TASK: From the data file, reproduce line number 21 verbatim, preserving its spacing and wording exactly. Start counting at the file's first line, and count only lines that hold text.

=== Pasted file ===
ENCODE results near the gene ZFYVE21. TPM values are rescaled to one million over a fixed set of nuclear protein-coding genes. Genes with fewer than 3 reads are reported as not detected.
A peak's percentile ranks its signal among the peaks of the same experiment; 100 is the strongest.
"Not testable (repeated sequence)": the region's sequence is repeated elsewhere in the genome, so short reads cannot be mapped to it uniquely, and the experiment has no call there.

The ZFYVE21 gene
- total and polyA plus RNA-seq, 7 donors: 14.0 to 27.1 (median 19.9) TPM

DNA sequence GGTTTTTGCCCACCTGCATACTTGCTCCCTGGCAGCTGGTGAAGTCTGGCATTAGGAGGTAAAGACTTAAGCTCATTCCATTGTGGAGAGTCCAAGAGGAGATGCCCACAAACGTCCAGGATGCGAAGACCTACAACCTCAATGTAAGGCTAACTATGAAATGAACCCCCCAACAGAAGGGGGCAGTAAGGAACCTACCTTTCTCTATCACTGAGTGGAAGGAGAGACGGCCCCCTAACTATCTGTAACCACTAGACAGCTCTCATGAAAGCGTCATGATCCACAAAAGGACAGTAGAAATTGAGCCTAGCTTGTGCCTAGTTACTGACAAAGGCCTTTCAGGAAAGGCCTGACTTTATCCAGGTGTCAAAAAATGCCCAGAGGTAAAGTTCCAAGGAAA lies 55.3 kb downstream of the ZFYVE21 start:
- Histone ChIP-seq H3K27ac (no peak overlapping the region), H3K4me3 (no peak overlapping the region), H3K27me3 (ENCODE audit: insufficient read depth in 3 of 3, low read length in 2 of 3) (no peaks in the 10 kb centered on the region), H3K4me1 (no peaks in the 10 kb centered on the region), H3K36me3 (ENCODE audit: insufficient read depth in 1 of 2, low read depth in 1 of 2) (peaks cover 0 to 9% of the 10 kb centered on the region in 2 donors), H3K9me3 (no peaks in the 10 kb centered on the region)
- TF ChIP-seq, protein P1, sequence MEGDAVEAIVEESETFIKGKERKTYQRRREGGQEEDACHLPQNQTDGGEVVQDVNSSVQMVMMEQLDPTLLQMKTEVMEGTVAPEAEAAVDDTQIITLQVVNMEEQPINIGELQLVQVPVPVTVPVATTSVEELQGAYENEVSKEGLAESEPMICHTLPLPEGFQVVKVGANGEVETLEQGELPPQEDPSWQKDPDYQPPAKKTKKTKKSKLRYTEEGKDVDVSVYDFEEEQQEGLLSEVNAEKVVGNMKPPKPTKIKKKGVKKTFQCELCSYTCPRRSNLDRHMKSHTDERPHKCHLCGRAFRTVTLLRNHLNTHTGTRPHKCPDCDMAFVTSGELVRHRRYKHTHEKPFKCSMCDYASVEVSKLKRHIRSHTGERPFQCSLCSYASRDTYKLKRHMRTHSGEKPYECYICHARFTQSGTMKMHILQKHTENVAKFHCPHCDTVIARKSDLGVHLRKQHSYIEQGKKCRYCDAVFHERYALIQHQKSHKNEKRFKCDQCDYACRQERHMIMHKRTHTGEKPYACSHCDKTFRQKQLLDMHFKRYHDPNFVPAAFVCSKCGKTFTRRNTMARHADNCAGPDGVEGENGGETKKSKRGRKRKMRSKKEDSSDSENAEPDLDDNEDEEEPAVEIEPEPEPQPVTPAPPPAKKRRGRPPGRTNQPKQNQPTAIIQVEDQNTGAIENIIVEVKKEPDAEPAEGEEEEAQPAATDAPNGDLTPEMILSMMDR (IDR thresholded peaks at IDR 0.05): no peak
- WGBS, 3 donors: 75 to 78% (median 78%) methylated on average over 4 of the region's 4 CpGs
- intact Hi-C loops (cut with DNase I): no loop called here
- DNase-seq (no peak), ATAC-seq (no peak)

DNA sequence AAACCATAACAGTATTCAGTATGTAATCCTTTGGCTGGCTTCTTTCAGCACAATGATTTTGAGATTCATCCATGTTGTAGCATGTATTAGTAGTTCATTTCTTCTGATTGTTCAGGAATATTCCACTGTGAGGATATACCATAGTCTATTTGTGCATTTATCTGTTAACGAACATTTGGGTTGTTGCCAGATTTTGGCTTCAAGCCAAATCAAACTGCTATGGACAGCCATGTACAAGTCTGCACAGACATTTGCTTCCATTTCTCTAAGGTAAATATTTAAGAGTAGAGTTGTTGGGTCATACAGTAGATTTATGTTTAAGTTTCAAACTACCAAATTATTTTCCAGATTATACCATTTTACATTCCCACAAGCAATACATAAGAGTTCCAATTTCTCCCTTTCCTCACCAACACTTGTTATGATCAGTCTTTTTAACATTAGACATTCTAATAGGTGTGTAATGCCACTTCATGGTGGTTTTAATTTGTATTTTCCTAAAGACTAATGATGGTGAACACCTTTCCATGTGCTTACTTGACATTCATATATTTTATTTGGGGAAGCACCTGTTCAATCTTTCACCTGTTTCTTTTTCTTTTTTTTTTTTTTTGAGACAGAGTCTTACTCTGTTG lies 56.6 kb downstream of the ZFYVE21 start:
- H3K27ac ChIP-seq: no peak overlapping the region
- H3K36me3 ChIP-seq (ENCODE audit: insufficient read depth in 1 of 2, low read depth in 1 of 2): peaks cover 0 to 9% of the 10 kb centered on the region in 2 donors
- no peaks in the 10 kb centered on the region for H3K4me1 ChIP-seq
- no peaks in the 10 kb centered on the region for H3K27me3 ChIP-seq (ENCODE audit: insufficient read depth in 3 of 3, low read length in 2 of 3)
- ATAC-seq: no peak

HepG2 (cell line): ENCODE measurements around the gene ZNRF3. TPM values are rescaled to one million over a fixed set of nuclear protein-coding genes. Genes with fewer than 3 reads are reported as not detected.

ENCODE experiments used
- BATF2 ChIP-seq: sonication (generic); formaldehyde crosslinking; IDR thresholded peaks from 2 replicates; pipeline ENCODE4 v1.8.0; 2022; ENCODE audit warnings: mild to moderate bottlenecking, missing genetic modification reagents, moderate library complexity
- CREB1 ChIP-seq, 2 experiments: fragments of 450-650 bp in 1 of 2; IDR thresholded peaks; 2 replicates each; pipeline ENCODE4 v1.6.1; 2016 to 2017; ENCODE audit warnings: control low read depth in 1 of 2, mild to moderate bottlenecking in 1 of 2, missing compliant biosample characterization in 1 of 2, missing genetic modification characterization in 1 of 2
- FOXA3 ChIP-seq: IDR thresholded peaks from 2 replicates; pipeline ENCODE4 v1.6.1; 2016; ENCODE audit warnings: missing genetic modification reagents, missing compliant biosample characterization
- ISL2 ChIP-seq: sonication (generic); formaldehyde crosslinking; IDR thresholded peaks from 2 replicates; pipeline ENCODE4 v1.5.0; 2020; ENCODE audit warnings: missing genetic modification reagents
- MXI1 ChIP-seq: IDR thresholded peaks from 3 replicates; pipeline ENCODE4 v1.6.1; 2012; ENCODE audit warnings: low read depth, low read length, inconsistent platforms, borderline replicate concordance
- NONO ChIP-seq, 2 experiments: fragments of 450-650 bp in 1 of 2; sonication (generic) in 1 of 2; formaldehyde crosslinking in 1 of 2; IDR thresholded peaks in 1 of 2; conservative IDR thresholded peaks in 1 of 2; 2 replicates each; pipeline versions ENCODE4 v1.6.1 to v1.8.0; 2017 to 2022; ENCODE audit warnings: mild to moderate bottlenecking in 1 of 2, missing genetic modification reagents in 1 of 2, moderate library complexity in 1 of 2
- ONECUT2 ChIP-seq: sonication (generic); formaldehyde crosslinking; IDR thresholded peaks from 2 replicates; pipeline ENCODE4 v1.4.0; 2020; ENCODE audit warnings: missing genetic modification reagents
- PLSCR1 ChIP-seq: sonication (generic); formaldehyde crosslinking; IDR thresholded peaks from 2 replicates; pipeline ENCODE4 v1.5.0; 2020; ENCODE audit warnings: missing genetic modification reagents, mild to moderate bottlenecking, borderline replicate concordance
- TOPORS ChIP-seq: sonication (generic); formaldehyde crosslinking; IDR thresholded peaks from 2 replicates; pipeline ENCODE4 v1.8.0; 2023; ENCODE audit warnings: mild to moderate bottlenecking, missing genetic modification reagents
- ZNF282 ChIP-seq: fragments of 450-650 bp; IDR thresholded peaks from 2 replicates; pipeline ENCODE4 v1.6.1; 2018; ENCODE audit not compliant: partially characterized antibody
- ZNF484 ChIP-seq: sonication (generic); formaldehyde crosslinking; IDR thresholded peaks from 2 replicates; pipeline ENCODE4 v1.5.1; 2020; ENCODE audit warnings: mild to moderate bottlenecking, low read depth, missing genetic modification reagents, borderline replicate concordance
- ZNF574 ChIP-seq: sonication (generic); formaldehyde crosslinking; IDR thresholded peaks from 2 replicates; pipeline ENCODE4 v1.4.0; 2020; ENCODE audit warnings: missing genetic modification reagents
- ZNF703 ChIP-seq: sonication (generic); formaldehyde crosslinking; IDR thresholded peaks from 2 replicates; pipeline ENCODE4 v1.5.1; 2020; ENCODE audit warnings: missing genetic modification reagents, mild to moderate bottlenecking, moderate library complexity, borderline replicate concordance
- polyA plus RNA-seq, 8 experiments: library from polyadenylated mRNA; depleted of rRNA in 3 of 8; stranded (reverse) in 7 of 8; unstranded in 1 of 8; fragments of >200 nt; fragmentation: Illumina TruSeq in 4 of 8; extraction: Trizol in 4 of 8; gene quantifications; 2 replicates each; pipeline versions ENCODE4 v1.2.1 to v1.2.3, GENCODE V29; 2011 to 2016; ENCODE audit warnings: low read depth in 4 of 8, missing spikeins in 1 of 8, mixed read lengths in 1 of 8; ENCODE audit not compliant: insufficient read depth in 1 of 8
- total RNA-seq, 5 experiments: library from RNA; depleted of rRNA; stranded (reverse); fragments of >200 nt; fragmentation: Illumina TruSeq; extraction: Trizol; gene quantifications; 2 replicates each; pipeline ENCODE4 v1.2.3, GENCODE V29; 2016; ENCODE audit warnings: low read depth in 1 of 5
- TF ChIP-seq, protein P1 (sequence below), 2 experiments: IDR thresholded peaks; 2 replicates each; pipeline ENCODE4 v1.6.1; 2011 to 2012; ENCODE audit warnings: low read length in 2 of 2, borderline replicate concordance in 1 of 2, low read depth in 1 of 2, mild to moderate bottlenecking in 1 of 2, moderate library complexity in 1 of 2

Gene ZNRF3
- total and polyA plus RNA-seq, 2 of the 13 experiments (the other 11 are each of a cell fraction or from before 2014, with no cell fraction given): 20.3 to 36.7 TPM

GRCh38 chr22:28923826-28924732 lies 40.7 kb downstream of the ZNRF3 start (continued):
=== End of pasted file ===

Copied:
- CREB1 ChIP-seq, 2 experiments: fragments of 450-650 bp in 1 of 2; IDR thresholded peaks; 2 replicates each; pipeline ENCODE4 v1.6.1; 2016 to 2017; ENCODE audit warnings: control low read depth in 1 of 2, mild to moderate bottlenecking in 1 of 2, missing compliant biosample characterization in 1 of 2, missing genetic modification characterization in 1 of 2